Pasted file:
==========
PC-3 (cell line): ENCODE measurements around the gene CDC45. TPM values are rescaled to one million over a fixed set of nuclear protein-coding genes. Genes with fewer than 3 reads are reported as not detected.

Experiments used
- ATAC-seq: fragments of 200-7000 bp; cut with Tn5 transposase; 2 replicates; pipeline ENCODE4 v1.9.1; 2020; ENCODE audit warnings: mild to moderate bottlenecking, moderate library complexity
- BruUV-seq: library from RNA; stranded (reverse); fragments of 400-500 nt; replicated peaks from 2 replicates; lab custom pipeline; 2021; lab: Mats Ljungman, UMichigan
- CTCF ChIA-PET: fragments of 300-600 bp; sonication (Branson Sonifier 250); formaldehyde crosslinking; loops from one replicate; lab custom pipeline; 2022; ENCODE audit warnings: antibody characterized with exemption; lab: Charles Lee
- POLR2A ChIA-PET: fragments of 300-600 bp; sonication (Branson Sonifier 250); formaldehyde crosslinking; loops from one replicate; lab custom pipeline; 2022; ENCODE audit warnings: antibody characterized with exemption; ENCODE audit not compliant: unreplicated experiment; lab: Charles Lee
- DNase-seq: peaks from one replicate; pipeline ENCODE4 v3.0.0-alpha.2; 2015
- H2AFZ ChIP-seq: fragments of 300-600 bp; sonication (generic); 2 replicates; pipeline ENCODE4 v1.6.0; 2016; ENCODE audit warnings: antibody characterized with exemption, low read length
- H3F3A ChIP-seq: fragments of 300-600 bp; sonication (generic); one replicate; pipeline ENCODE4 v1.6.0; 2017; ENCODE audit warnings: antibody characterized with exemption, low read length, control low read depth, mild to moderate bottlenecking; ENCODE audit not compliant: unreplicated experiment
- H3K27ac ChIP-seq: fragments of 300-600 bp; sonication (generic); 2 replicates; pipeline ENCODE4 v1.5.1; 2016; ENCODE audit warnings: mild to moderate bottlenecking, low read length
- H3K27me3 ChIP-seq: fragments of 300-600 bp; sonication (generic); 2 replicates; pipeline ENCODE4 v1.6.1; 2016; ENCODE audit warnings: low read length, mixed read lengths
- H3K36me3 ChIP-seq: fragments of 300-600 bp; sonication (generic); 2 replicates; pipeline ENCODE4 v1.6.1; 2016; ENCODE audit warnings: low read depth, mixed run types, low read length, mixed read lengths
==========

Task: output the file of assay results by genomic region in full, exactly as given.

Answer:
PC-3 (cell line): ENCODE measurements around the gene CDC45. TPM values are rescaled to one million over a fixed set of nuclear protein-coding genes. Genes with fewer than 3 reads are reported as not detected.

Experiments used
- ATAC-seq: fragments of 200-7000 bp; cut with Tn5 transposase; 2 replicates; pipeline ENCODE4 v1.9.1; 2020; ENCODE audit warnings: mild to moderate bottlenecking, moderate library complexity
- BruUV-seq: library from RNA; stranded (reverse); fragments of 400-500 nt; replicated peaks from 2 replicates; lab custom pipeline; 2021; lab: Mats Ljungman, UMichigan
- CTCF ChIA-PET: fragments of 300-600 bp; sonication (Branson Sonifier 250); formaldehyde crosslinking; loops from one replicate; lab custom pipeline; 2022; ENCODE audit warnings: antibody characterized with exemption; lab: Charles Lee
- POLR2A ChIA-PET: fragments of 300-600 bp; sonication (Branson Sonifier 250); formaldehyde crosslinking; loops from one replicate; lab custom pipeline; 2022; ENCODE audit warnings: antibody characterized with exemption; ENCODE audit not compliant: unreplicated experiment; lab: Charles Lee
- DNase-seq: peaks from one replicate; pipeline ENCODE4 v3.0.0-alpha.2; 2015
- H2AFZ ChIP-seq: fragments of 300-600 bp; sonication (generic); 2 replicates; pipeline ENCODE4 v1.6.0; 2016; ENCODE audit warnings: antibody characterized with exemption, low read length
- H3F3A ChIP-seq: fragments of 300-600 bp; sonication (generic); one replicate; pipeline ENCODE4 v1.6.0; 2017; ENCODE audit warnings: antibody characterized with exemption, low read length, control low read depth, mild to moderate bottlenecking; ENCODE audit not compliant: unreplicated experiment
- H3K27ac ChIP-seq: fragments of 300-600 bp; sonication (generic); 2 replicates; pipeline ENCODE4 v1.5.1; 2016; ENCODE audit warnings: mild to moderate bottlenecking, low read length
- H3K27me3 ChIP-seq: fragments of 300-600 bp; sonication (generic); 2 replicates; pipeline ENCODE4 v1.6.1; 2016; ENCODE audit warnings: low read length, mixed read lengths
- H3K36me3 ChIP-seq: fragments of 300-600 bp; sonication (generic); 2 replicates; pipeline ENCODE4 v1.6.1; 2016; ENCODE audit warnings: low read depth, mixed run types, low read length, mixed read lengths